NBN Co has posted a loss of nearly $1 billion in the last year -- well below the projected $1.3 billion loss it forecast in its corporate plan.
The 2012-2013 annual report has revealed revenue of $17 million, an increase of $15 million from the prior year, reflecting an increase in activations across fibre, fixed wireless and satellite services.
View our interactive NBN map
The revenue, generated from 70,100 active premises, was $37 per user, per month, while actual revenue was marginally lower than forecast in the corporate plan, according to the report.
Operating expenditure for the year($749 million) was also lower than the projected $1 billion which reflected delay in the rollout of the NBN and cost savings in the interim satellite service fixed wireless managed service and timing on disconnection payments to Telstra.
During the year the company spent a $1.5 billion on network asset for the construction of the transit, fibre satellite and fixed wireless access networks.
This was also below projected forecasts of $3.1 billion due to construction delays.
The company had $1 billion in cash and investments following government-funded equity injections of $2.4 billion during the year.
This again was lower than expected due to the "slower than anticipated rollout of the fibre".
The report also revealed outgoing chief executive Mike Quigley took home more than $2 million dollars for the year, while chief operating officer Ralph Steffens was paid more than $1 million, head of corporate and commercial Kevin made $940 and recently replaced head of quality Mike Kaiser was paid $590,000.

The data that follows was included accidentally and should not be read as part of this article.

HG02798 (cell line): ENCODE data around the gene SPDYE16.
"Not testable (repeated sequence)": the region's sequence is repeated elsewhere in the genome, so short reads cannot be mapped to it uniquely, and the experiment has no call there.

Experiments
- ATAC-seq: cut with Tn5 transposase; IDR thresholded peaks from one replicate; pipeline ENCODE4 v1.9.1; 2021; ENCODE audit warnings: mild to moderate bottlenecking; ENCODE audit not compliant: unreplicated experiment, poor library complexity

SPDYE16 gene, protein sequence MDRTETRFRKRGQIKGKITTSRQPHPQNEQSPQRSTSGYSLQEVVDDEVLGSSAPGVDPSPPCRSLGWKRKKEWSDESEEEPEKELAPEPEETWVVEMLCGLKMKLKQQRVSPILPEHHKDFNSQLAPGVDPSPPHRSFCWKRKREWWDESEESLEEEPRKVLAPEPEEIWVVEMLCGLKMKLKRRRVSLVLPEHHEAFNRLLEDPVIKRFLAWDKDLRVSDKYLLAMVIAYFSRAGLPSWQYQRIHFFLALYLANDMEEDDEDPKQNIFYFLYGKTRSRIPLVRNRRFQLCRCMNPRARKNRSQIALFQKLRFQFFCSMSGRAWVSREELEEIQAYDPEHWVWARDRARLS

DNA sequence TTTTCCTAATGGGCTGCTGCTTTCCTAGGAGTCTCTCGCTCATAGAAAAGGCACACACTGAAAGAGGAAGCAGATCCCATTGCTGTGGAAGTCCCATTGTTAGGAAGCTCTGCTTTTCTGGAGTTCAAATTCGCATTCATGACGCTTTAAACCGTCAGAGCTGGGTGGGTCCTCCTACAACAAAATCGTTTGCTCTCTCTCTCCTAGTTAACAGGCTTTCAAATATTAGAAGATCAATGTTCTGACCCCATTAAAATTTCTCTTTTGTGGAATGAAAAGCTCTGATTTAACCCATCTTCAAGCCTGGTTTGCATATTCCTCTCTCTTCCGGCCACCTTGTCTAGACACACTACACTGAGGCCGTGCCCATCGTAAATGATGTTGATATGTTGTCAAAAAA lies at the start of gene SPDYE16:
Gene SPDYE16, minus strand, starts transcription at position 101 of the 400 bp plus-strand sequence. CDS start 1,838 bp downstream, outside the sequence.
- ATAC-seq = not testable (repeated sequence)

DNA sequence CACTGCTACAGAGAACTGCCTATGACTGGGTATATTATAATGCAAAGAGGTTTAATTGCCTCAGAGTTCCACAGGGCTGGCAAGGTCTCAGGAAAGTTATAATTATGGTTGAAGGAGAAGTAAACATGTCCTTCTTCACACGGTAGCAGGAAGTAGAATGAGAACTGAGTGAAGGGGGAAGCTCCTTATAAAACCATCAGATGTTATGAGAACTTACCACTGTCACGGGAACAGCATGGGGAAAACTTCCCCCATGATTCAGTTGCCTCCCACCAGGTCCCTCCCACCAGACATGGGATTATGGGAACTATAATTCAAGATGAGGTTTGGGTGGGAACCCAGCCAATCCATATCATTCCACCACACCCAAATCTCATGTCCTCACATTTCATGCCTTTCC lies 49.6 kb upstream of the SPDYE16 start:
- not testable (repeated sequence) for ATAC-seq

NBN Co's head count at 30 June 2013 was 2,808 comprising 2,745 employees, 12 contractors and 51 labour hires.
According to Quigley, 1,115,000 premises had reached construction, commenced or completed and the number of Fibre premises passed in the period was 207,500.
"The total number of families and businesses with NBN services rose to 70,100: a fourfold increase over the period," he said.
"Of these, 33,600 were connected to the Fibre Access network across brownelds and greenelds locations: up sevenfold,"
Communications minister Malcolm Turnbull and finance minister Mathias Cormann questioned the figures in a letter which accompanied the report as it was tabled in parliament.
"In several cases this information is expressed in a form, or measures a concept, specific to the previous Government's policies," Turnbull and Cormann said.
"However, in the view of the current Government, this does not necessarily provide a meaningful indicator of progress.
"Plainly there is substantial room to improve the quality and transparency of NBN Co's reporting."
The NBN rollout is set to change significantly under the Coalition government's alternative Fibre-to-the-Node plan.
It is now conducting a strategic review process, which will involve wholesale audit of the rollout to incorporate the preferred Fibre-to-the-Node technology.
The report is due in december.